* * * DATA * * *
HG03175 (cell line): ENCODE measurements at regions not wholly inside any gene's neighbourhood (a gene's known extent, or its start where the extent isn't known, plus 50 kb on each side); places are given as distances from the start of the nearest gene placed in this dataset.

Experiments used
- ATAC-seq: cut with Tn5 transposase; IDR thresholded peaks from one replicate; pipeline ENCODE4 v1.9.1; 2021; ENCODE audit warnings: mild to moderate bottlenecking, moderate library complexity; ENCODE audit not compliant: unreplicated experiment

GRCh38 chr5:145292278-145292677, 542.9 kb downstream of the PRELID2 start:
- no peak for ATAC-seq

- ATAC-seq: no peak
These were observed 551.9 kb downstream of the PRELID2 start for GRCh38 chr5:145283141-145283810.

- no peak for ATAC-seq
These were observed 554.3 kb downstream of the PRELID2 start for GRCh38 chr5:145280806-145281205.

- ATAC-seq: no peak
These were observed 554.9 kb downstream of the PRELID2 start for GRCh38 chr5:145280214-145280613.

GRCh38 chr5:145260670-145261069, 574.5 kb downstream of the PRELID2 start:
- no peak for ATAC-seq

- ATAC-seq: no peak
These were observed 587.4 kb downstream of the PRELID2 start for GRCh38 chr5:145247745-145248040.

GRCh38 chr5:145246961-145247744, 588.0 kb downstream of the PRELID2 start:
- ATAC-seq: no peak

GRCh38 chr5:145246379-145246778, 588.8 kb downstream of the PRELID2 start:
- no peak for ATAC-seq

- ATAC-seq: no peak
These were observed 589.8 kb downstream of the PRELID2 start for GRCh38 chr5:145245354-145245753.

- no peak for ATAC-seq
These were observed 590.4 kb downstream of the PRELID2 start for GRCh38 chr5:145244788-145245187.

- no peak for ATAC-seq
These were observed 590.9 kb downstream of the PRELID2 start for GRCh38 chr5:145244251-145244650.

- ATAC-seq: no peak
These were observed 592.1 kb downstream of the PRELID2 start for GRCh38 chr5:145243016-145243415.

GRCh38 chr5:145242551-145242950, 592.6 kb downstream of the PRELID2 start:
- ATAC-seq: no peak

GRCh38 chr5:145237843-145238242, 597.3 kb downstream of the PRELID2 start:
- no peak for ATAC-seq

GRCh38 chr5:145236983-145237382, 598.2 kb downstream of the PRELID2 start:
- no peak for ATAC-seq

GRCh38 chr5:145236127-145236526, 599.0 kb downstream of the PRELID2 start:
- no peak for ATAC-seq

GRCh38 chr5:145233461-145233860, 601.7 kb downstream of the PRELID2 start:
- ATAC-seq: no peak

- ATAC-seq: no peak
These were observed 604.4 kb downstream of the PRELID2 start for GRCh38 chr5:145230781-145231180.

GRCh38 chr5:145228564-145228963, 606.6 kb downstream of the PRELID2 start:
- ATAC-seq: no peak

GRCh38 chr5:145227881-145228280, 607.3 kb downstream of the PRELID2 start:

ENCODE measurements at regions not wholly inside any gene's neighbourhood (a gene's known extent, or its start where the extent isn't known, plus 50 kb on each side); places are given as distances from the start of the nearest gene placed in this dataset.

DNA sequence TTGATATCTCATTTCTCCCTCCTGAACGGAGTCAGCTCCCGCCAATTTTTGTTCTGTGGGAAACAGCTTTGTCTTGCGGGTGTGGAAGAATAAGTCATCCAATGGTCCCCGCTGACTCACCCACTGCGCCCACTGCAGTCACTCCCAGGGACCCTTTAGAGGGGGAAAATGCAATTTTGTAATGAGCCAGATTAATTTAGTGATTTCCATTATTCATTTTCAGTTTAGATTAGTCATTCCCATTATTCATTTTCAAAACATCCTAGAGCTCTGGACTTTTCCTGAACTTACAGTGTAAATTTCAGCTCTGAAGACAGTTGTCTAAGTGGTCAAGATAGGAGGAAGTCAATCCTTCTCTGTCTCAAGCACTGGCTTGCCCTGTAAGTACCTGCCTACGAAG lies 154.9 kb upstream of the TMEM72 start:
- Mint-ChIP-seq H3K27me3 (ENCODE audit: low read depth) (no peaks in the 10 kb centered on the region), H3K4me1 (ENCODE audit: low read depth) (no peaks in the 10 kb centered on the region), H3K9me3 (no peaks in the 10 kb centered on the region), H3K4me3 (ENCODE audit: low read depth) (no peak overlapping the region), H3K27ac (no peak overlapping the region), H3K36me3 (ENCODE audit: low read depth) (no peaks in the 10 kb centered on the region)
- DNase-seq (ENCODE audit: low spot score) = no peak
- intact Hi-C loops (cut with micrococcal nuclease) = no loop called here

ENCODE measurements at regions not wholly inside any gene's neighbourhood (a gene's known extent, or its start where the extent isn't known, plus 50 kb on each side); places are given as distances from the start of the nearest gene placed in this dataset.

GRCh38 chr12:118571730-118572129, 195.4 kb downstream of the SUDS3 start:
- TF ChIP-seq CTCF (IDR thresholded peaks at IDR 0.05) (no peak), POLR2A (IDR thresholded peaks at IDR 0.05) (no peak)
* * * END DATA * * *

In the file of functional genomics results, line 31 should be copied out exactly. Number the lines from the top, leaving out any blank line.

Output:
- no peak for ATAC-seq